The days are warming, daffodils are swaying and the toasty smell of hot cross buns wafts from the kitchen… and d’you know what that means? That’s right! It’s time to set up an Easter egg hunt for your dog! We spend the long Easter weekend indulging in roast dinners and chocolate eggs, so why should our beloved canine friends miss out on the fun?
There are safety precautions to consider - the most obvious point being that dogs should never eat human chocolate - but using the right treats and careful preparation, we bet you that any pooch will love a seasonal ‘follow the scent’ game come Easter time. It’s easy to set up and good fun for the whole family.
Here’s how to set up an Easter egg hunt for your lucky dog…
Definitely! Dogs are natural seekers; they have keen senses of smell and love to follow their noses to find a secret treasure. Funnily enough, they also love to eat tasty treats - so a doggy Easter egg hunt is almost a no-brainer! The most important aspect is to choose the right treats, keep it as safe as possible and supervise your pooch(es) at all times.
First up, the eggs! Plastic eggs work best for hiding dog food and treats, but getting the right ones is important; they can’t be so small that your pooch will accidentally swallow them, nor should they be able to chew them to pieces. Medium-sized plastic eggs that separate in half are ideal - even better if they have holes, or you’re able to drill holes in them, so your dog is able to catch the smell of the treats inside.
As an exciting alternative, you could include a few Easter Treats for dogs - at Pooch & Mutt we have some that are just perfect for scattering around the garden, or hiding away as the tastiest and final egg in the hunt!
Just remember that human chocolate eggs are strictly prohibited during a doggy Easter egg hunt, as chocolate is toxic to dogs.
A good-sized, private garden is the ideal place for an Easter egg hunt - you can let your dog off the lead, and they’re already familiar with the environment. If you want to take it into a public space like a park, field or beach, make sure your dog is on a lead, you guide them to the hiding places and your treats won’t be nabbed by other curious dogs in the area.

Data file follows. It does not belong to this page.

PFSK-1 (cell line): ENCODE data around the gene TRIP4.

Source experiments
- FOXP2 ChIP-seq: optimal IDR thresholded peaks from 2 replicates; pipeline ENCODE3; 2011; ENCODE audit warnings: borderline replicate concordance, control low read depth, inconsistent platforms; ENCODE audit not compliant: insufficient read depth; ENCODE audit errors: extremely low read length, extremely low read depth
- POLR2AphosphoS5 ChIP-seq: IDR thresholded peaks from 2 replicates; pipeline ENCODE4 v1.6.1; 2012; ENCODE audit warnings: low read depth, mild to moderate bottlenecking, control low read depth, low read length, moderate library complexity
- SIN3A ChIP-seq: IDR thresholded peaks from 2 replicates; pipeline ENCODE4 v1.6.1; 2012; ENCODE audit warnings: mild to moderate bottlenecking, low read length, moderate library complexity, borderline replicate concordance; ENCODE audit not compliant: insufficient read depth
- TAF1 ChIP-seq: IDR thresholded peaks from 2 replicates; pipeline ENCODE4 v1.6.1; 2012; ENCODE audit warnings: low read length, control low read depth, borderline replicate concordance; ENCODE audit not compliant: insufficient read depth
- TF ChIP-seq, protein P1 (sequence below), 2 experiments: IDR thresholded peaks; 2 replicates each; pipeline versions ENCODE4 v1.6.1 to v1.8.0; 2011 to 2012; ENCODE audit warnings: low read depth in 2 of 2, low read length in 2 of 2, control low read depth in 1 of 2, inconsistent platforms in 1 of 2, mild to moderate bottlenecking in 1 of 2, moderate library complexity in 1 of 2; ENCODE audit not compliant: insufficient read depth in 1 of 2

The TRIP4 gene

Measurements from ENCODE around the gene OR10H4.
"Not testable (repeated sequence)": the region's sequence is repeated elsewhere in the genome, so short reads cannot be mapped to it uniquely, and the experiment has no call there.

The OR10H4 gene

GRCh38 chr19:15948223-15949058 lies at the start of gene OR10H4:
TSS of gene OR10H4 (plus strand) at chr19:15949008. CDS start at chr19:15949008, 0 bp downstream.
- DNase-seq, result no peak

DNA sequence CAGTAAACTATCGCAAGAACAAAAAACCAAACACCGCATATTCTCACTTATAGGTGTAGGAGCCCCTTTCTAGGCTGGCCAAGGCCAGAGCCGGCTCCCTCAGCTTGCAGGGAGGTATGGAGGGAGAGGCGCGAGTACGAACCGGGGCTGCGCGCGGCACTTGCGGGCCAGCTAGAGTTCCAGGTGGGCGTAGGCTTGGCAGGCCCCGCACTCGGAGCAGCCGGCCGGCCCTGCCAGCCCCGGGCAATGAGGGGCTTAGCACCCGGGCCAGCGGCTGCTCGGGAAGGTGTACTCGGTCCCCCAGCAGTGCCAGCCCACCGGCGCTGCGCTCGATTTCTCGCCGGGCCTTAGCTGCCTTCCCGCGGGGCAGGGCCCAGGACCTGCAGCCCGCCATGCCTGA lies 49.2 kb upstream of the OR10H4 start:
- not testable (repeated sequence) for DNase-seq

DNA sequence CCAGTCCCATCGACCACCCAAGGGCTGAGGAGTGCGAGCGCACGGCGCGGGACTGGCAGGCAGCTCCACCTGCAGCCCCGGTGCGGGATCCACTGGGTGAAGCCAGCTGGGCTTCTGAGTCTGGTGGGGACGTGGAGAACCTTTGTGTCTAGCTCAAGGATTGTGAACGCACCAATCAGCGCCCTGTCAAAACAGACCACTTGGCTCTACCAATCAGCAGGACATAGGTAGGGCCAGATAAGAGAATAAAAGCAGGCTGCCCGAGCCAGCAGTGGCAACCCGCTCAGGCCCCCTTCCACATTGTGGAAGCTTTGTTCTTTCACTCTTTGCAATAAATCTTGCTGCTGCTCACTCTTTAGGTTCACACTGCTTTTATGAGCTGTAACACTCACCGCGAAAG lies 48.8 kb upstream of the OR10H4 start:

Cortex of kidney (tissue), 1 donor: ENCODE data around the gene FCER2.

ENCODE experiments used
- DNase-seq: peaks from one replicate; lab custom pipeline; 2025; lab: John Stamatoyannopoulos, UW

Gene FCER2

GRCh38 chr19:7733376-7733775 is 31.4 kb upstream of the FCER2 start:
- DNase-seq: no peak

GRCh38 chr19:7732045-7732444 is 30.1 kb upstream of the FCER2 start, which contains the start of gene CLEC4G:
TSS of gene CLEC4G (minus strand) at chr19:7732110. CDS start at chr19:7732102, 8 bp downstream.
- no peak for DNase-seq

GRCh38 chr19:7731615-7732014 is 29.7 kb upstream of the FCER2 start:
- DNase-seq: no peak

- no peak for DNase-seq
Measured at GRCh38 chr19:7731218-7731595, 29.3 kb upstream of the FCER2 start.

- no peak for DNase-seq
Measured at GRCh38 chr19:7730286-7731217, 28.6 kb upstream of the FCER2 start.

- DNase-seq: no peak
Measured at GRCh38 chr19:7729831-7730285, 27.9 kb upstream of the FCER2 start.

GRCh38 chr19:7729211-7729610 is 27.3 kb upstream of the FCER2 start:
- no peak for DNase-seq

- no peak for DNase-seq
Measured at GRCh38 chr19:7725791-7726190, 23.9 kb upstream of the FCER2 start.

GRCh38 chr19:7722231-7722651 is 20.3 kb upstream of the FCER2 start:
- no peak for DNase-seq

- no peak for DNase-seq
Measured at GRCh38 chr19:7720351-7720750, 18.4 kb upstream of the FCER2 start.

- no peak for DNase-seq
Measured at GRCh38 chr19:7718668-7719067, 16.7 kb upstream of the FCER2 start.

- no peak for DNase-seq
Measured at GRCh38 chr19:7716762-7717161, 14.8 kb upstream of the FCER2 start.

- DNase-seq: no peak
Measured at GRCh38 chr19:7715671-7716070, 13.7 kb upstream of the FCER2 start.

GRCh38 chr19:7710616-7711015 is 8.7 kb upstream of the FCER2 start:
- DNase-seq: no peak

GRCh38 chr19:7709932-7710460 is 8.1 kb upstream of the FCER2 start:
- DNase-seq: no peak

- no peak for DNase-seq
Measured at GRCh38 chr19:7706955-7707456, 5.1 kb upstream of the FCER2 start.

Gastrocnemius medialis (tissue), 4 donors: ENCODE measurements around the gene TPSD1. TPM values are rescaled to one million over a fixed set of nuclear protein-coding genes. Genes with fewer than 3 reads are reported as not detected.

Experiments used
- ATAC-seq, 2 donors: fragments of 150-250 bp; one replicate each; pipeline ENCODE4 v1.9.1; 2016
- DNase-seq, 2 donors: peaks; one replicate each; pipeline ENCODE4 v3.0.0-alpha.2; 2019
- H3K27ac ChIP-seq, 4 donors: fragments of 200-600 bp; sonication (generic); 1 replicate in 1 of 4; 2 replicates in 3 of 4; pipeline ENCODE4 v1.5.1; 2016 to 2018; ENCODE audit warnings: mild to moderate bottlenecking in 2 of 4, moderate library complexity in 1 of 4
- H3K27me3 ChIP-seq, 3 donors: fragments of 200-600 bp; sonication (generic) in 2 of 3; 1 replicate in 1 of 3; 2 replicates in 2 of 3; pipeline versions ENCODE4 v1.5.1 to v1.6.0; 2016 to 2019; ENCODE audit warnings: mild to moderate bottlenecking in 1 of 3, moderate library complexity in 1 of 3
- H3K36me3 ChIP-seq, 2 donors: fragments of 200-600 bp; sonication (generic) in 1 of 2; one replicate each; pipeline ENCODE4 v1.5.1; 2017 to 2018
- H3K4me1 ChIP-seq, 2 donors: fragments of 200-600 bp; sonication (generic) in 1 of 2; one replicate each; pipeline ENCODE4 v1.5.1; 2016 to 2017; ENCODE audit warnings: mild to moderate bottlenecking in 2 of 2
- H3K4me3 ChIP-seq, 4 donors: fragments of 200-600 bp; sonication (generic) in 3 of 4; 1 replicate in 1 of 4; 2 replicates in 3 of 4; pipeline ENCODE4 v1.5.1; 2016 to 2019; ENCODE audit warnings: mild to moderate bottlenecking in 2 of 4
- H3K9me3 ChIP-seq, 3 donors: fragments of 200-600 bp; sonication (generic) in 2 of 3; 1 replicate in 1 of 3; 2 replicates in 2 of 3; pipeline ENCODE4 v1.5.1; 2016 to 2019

Strongly scented treats are the most successful for an egg hunt, as your pooch should be able to follow their nose to find them! Place a small piece of treat or food in each egg and be sure the egg is secured (we’ll go into what treats to use later).
Hide the eggs all over the location - in bushes, under garden seats, partly buried in the earth, or perhaps in a garden box or crate. Be sure the eggs are accessible and your pooch needn’t hurt themselves by getting the egg (up a tree or floating in a pond, for example, would be too risky).
Whether it’s just your dog partaking in the Easter egg hunt, two or a few, accompany each dog while they’re sniffing out the eggs. This is for a couple of reasons:
If there are multiple dogs, one enthused dog may run over all others and find every egg! If you’re able to hold this dog back, or have each dog in your party take turns, it will be fairer on the smaller, slower dogs. Secondly, you don’t want any dog to end up chowing down on a plastic egg while you’re not looking.
Once your smart pooch has located an egg, give them lots of praise! Then open it up yourself so the dog can safely eat the treat - and remove any empty plastic eggs so that they don’t become the victim of a chew-fest later on.
At first, your dog might be quite confused as you enthusiastically point them around the garden, so make it easier by showing them the eggs, and the process of you filling the eggs. This way, when they follow their nose and find an egg, they’ll remember there is something delicious in store.
If you’re going all out and having an Easter doggy party, there may be some pooches that can’t find eggs as quickly as others (small dogs, puppies or seniors, for example). To get around this, have dogs do their own individual hunt, or perhaps have two dogs at a time carry out the search - always accompanied by their owners.
With so many eggs to hunt down, your pooch can end up eating a whole lot if you’re not careful - so place only a small treat or piece of food in each egg. It will be better for their health and digestion and prevent them from suffering from bloating, gassiness or sickness later in the day.
We’ll say it once more for the seats at the back - human chocolate is toxic to dogs! With this in mind, avoid having any chocolate eggs or sweets in the same environment as the doggy Easter egg hunt. It’s best to have a coinciding children’s egg hunt in a different location or even on a different day. If that’s not possible, be sure to clean up thoroughly between each egg hunt.
Our Easter Treats for dogs are packed with lamb, chicken and vibrant spring greens to restore vital nutrients and support immunity.
Doggy chocolate Human chocolate is a big no-no for dogs - and we don’t recommend chocolate-based dog treats all year round, but a small dog - friendly chocolate in an Easter egg hunt is just for fun!
Jerky for dogs An intensely meaty treat, a small piece of beef jerky for dogs is high protein, satisfyingly chewy and sure to give off a delicious smell, too.
Fresh meat Some leftover meat from your Easter meal could be a great addition to the egg hunt. Fresh chicken or lamb, for example, without any added oil or salt is sure to be lapped up immediately!
So - ready to set up your own doggy Easter egg hunt?
Try our seasonal Easter treats for dogs; a delicious treat perfect for hiding in the garden! Or mix it up with Pooch & Mutt’s range of delicious grain-free dog treats. Each flavour combination is super tasty yet packed with specially chosen, natural ingredients to keep your dog happy, energised and healthy.